Nothing was observed or heard during the brief stop at 12:03am early Saturday morning but upon review my first indication to there being something there was the leaves shuffling. I knew right away that no one was in the woods to the left or right of me so a rewind was required. The rest of the midnight hike was uneventful except for the return trip to camp. One of my team members usually has an EMF detector on his persons and as we passed the spot where the figure was captured on the Thermal and about 50 yards north his EMP detector went ballistic, I mean a full pegged out hit that lasted for close to a minute beeping loudly. Although nothing was ever seen or discovered to cause the deflection it was a strange coincidence to say the least!
To Moser's credit, he states outright that he doesn't think this was a "cloaked Bigfoot," although how anyone can even type that phrase without guffawing is beyond me.  For one thing, if an animal can turn invisible, how could it see?  Its eyes, including the lens and retina, would suddenly have the same transparency and refractive index as air, meaning that light would go right through them.  (Right through its whole head, in fact.)  So if Bigfoot can turn invisible, it would also become instantaneously blind, which would explain why it was shuffling through the leaves and bumping into things.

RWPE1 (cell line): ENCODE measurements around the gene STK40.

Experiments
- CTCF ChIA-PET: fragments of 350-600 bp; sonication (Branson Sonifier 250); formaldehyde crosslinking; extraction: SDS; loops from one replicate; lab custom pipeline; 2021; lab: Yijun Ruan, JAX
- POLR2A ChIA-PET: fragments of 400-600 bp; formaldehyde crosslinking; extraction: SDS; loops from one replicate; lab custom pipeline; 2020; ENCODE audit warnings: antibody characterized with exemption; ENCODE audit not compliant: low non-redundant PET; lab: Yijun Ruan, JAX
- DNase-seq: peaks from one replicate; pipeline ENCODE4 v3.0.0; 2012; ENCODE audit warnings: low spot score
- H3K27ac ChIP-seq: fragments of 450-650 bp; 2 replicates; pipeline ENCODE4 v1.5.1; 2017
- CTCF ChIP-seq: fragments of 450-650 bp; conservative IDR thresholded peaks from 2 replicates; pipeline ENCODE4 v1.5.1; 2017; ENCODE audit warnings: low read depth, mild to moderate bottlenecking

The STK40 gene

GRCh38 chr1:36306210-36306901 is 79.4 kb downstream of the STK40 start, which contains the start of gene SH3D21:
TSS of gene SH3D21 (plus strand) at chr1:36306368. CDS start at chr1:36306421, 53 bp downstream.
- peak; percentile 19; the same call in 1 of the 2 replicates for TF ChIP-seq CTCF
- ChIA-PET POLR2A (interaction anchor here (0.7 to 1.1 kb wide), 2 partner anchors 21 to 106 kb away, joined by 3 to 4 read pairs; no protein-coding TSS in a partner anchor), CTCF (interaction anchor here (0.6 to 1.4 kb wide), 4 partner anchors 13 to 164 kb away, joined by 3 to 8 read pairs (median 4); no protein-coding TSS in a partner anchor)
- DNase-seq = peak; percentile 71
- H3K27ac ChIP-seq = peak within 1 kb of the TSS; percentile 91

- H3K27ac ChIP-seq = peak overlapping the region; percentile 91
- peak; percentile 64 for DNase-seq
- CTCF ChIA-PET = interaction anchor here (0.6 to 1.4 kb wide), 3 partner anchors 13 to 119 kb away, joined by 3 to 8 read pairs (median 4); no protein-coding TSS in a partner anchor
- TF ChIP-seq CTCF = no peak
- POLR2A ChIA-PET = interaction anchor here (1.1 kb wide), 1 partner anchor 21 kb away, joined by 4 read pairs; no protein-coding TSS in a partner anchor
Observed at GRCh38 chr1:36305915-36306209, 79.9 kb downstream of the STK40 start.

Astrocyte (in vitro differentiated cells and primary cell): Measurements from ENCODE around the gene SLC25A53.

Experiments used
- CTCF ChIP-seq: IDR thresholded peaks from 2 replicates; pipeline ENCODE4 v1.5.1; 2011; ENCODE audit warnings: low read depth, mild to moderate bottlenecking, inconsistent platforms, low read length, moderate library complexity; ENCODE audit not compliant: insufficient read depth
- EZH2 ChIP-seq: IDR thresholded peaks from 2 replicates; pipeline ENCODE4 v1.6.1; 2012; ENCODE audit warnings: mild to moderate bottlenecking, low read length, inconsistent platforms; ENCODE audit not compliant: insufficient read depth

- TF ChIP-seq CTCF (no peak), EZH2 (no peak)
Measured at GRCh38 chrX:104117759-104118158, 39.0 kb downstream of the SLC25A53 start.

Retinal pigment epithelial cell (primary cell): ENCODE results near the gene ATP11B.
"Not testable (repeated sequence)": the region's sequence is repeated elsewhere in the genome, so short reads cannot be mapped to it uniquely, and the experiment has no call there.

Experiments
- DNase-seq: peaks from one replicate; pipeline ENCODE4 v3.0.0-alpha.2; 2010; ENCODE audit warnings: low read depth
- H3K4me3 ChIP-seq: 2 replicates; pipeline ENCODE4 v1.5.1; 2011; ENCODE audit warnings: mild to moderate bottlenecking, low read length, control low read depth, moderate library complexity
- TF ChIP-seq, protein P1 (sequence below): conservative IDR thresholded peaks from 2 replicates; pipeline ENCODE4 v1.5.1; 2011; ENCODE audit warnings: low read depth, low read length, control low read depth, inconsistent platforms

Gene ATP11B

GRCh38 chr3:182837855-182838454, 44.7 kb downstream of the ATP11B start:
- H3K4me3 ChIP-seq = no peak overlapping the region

On the other hand, why am I even addressing this seriously?

No, I don't know, either.

A photograph I took in Colorado.  There is an invisible cloaked Bigfoot in the lower right of the shot.

The bottom line is that if your evidence:sightings ratio is so low that you have to make appeal to telepathy, UFOs, or advanced cloaking technology to explain to skeptics why you don't have the goods, then you should probably just give up.  Harsh, but realistic.

Spend your time looking for bobcats, instead.  They're really cool-looking, and as an added bonus, they actually exist.


  1. I don't know how the sasquatches roll, but as for me, I always cloak my poop and footprints when I'm walking around in the woods.

  2. Now you can add space aliens and cloaking technology to the thrilling story in your next novel "Slow-dance with Bigfoot".
    I can't wait to read it, man. It's going to be "the great crypto-american novel"
    everyone has been striving for.
    And also, you'll be filthy-stinkin'-rich.
    I'm telling you.